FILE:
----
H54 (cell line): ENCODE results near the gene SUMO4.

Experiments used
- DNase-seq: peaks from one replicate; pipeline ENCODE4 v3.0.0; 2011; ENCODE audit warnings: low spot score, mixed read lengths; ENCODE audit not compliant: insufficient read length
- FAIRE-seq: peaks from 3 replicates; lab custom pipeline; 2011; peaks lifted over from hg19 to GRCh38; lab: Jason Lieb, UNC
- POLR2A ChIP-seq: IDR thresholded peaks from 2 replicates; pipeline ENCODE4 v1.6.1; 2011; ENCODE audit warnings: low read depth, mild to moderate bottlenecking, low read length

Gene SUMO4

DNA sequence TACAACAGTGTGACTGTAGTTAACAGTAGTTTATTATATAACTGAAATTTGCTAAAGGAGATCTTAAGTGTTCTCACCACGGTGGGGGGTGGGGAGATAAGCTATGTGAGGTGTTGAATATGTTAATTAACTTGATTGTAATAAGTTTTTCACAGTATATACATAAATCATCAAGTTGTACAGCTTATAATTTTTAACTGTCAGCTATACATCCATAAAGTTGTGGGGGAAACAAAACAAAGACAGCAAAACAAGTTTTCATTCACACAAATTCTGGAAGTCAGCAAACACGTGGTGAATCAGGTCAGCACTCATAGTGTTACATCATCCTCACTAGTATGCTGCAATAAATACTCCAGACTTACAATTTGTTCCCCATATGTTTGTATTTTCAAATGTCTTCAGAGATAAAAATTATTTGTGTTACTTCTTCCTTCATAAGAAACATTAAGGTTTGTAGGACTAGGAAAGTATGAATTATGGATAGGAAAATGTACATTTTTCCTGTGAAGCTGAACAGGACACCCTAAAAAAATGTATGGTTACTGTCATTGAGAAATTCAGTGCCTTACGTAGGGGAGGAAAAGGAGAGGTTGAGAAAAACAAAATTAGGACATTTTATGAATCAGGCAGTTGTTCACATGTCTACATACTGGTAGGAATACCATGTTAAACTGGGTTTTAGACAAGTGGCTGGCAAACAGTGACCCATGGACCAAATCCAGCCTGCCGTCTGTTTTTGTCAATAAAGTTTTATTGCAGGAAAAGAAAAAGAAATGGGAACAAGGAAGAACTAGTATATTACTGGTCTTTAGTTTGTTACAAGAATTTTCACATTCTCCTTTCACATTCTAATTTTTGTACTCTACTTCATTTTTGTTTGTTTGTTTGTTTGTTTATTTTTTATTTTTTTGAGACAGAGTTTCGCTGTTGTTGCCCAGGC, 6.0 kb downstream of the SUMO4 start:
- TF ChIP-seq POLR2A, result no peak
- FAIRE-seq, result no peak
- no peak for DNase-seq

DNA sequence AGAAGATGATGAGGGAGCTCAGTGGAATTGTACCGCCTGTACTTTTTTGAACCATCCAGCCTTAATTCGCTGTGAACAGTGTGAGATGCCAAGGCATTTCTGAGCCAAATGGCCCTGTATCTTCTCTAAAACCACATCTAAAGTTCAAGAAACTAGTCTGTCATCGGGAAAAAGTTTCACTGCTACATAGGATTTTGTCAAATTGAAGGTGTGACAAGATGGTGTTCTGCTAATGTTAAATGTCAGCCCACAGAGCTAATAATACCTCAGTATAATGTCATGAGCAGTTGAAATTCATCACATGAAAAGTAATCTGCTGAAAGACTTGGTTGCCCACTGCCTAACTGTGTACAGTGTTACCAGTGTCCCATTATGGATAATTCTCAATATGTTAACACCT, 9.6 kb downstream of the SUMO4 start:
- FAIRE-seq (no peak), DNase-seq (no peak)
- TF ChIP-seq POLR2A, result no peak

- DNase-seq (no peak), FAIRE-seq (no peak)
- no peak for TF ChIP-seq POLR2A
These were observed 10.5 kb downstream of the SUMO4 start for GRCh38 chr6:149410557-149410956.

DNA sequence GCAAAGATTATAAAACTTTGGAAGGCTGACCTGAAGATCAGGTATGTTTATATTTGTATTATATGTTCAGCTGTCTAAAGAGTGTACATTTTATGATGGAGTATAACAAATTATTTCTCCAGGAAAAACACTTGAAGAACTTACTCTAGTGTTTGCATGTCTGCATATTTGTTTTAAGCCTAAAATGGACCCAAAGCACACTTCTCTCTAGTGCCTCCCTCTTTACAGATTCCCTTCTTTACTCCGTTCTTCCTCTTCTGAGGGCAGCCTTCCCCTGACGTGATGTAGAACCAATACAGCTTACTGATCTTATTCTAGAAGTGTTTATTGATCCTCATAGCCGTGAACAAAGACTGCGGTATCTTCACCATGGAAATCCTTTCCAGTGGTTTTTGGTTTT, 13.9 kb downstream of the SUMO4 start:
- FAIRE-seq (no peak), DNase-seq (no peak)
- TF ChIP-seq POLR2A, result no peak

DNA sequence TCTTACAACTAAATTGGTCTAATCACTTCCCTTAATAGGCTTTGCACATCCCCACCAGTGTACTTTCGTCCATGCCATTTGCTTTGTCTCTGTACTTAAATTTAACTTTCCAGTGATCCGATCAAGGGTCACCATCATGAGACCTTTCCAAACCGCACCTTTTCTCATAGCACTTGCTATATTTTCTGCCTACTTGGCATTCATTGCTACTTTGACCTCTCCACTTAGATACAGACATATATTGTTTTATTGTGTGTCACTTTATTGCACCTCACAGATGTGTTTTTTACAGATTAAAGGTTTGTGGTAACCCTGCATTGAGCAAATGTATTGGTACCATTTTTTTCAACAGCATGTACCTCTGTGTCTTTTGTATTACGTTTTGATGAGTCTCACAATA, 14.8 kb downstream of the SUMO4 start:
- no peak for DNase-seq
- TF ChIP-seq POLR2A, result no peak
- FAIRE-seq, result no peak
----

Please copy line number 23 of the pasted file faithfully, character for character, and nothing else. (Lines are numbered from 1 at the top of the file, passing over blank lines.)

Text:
- FAIRE-seq, result no peak